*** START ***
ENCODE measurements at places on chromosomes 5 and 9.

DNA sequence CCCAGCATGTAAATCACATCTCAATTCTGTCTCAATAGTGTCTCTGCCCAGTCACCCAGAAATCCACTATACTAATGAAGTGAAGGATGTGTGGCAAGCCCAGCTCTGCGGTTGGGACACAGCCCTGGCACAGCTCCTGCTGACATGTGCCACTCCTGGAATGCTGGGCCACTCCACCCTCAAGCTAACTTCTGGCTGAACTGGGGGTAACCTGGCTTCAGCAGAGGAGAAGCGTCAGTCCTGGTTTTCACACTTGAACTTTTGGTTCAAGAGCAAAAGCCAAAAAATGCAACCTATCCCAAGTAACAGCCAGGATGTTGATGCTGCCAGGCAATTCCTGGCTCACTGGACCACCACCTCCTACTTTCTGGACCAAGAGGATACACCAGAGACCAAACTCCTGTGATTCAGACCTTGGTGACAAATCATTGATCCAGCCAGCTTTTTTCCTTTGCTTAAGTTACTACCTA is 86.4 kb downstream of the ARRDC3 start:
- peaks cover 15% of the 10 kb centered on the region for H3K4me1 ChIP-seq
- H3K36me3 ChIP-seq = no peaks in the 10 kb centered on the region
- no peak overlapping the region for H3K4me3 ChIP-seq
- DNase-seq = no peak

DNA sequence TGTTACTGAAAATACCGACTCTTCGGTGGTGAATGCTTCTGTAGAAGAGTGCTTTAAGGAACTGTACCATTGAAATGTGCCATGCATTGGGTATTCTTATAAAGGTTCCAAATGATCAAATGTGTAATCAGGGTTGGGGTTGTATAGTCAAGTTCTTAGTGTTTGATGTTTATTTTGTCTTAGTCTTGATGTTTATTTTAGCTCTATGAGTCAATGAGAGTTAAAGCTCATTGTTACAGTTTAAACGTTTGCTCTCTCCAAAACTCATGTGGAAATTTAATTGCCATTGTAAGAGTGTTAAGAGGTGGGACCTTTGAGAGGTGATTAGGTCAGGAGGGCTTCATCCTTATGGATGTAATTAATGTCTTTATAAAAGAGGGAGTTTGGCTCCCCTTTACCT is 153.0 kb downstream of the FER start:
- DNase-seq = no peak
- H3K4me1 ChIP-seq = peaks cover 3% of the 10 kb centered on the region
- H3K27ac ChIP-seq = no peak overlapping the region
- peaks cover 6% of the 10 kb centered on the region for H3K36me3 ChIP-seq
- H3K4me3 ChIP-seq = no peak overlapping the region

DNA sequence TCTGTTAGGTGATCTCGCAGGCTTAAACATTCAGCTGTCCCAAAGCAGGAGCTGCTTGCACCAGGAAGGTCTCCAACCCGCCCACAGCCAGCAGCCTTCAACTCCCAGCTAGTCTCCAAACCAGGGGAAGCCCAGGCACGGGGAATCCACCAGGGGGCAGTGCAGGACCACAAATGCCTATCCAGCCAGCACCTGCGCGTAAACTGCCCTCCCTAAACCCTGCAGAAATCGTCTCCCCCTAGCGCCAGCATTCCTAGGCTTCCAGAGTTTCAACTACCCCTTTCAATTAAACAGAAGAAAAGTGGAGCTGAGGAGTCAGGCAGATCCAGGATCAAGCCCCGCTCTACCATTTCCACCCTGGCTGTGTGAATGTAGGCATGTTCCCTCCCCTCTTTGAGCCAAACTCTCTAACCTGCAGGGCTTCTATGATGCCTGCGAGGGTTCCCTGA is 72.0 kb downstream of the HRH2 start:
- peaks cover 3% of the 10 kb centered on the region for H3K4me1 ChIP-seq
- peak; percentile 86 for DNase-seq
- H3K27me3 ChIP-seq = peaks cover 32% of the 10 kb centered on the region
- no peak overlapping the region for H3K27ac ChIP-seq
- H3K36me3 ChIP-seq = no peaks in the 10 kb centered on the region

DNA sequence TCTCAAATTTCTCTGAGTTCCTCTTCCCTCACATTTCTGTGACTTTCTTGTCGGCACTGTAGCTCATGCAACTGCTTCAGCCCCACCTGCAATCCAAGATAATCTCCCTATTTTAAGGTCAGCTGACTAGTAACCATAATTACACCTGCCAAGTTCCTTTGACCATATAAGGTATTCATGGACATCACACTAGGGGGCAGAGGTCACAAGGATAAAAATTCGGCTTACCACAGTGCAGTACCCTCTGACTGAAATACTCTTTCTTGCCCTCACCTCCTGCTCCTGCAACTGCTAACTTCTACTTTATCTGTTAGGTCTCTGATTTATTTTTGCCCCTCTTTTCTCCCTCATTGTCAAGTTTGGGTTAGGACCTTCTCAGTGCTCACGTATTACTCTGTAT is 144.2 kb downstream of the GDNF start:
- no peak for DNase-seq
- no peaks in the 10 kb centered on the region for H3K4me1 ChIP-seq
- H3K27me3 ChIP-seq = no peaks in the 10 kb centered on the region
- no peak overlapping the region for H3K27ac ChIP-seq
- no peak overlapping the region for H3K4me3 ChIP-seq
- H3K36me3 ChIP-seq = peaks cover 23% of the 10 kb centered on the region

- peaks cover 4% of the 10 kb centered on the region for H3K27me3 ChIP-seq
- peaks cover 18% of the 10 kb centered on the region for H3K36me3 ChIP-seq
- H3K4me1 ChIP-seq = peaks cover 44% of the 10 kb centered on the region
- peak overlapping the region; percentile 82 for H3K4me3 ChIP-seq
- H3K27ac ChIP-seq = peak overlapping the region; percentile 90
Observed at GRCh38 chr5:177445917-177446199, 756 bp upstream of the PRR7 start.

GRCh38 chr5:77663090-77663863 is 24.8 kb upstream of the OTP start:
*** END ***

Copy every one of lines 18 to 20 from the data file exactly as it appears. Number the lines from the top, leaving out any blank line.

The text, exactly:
- H3K36me3 ChIP-seq = no peaks in the 10 kb centered on the region

DNA sequence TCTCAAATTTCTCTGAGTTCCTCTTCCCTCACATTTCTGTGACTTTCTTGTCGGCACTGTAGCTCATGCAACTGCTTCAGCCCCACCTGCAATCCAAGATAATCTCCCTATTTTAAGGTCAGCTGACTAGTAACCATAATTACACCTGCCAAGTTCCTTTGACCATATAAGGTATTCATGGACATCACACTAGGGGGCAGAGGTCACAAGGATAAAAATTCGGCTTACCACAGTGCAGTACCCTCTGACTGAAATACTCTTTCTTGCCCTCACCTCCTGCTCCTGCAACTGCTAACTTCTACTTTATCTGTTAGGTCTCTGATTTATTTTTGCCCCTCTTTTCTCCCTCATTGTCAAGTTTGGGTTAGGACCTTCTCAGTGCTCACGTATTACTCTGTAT is 144.2 kb downstream of the GDNF start:
- no peak for DNase-seq